Competition between Fusion and Quasi-fission in the Formation of Super-heavy Elements
2017 May 04
2017 May 09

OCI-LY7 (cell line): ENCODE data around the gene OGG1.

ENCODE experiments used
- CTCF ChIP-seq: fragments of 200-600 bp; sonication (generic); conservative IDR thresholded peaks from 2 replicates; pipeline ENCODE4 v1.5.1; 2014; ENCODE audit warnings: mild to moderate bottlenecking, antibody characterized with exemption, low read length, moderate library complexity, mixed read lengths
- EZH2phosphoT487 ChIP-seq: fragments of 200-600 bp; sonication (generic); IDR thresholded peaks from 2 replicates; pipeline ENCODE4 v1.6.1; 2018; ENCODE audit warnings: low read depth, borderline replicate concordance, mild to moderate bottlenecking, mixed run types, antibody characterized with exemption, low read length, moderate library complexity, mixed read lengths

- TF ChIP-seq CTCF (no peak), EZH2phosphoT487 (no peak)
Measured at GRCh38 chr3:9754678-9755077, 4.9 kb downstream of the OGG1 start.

Quasifission is a non-equilibrium dynamical process resulting in rapid separation of the dinuclear system initially formed after capture and sticking of two colliding heavy nuclei. This can inhibit fusion by many orders of magnitude, thus suppressing the cross section for formation of superheavy elements. Measurements with projectiles from C to Ni, made at the Australian National University Heavy Ion Accelerator Facility, have mapped out quasifission characteristics and systematics using mass-angle distributions (MAD) - the fission mass-split as a function of centre-of-mass angle. These provide information on quasifission dynamics in the least model-dependent way. Quasifission time-scale information in the MAD has been compared with TDHF calculations of the collisions, with good agreement being found. Most significantly, the nuclear structure of the two colliding nuclei has a dramatic effect on quasifission probabilities and characteristics in gentle collisions at near-barrier energies. The effect of static deformation alignment, closed shells and N/Z matching can completely change reaction outcomes. The realization of this strong dependence makes modelling quasifission and superheavy element formation a challenging task, but should ultimately allow more reliable prediction of superheavy element formation cross sections.